By Phil Corso
Hurricane Sandy left a scar on Queens — and the rest of New York City — unlike any other storm in recent history, but Mother Nature might be an even greater threat looking forward.
The city has been taking several cautious steps in the year since the storm hit, costing $18 billion in damages, to combat the greater threat of climate change with hopes of minimizing the potential of another horrific hurricane.
City Councilman James Gennaro (D-Fresh Meadows) has been chairman of the Council’s Environmental Protection Committee and said the city has passed several pieces of key legislation to combat the changing climate. He said two bills passed last month made great strides in helping the city reduce stormwater runoff in severe weather and protecting infrastructure.
“In the wake of Superstorm Sandy, we already know the danger that severe flooding poses to property, critical infrastructure and, most importantly, lives,” Gennaro said. “With climate change making the threat of storms like Sandy even more likely, exploring permeable surfaces for thousands of miles of city streets and sidewalks to absorb stormwater and reduce runoff has never been more important.”
Gennaro has also proposed measures in the Council to increase the use of clean-burning biodiesel fuel, revisions to the city’s air code and to further reduce greenhouse gas emissions beyond the 30 percent reduction already mandated by law in the Council.
Mayor Michael Bloomberg and his administration outlined last week just how prepared the city has become in the year since Sandy and spoke with great optimism.
“We are prepared. In fact, we are better prepared than we were for Sandy,” said Cas Holloway, deputy mayor of operations.
Holloway joined with other top city officials, including Linda Gibbs, deputy mayor for health and human services, to outline the city’s preparedness and recovery projects in the year since the storm. Some of the city’s biggest moves, officials said, came in the forms of remapped evacuation zones that better reflect new flood risks and infrastructure upgrades.
The measures were mapped out to combat a greater threat outlined in another Bloomberg report put out in June, which predicted a rise in rainfall and temperature over the next several years.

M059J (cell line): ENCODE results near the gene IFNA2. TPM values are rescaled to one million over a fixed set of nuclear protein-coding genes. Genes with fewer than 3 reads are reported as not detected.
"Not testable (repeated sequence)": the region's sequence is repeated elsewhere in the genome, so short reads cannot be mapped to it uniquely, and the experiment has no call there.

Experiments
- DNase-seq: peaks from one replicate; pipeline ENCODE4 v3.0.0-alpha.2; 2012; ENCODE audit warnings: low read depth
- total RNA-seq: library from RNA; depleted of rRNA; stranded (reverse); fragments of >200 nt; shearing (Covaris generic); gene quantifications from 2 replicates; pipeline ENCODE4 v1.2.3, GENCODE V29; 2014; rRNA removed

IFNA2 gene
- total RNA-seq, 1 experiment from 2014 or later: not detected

Bloomberg said it should be a top priority to widen and improve sand dunes along some of the city’s most vulnerable beaches and shore fronts, including Jamaica Bay and Breezy Point, which were some of Sandy’s most vulnerable victims. The mayor said Jamaica Bay was scheduled to receive storm surge barriers to protect residents from massive flooding and Breezy Point would also soon be getting a new double-dune system.
The city also spent more than $270 million over the past year restoring the beaches and shore fronts crippled by the storm, including Rockaway Beach, which is slated to get part of a new $200 million, 4.7-mile boardwalk planned for the shoreline, according to the mayor.
On the state level, Gov. Andrew Cuomo rolled out a string of new laws to help New York recover from Sandy’s effects with the environment in mind. One of the laws, specifically, was geared toward preserving and rebuilding the most at-risk shorelines. Cuomo signed the legislation into law last week, establishing a community preservation fund to protect the state’s areas of natural beauty from excessive development and expand the criteria for space that can be protected by these funds to include shoreline at risk of coastal flooding due to projected sea level rise and storms.
The governor also advocated for more funding to benefit the state’s Hazard Mitigation Grant Program to help municipal governments and nonprofits rebuild after devastating storms. Cuomo said more than $500 million was expected to be made available for the program with the state’s help.
“Severe weather events are no longer once every hundred years, so our communities must be ready to handle more frequent and intense storms,” Cuomo said. “These funds will provide financial assistance to communities statewide to rebuild and improve our resiliency, as part of the state’s ongoing work to ensure that we are better prepared to protect New Yorkers, strengthen facilities and infrastructure and maintain critical services.”
Reach reporter Phil Corso by e-mail at firstname.lastname@example.org or by phone at 718-260-4573.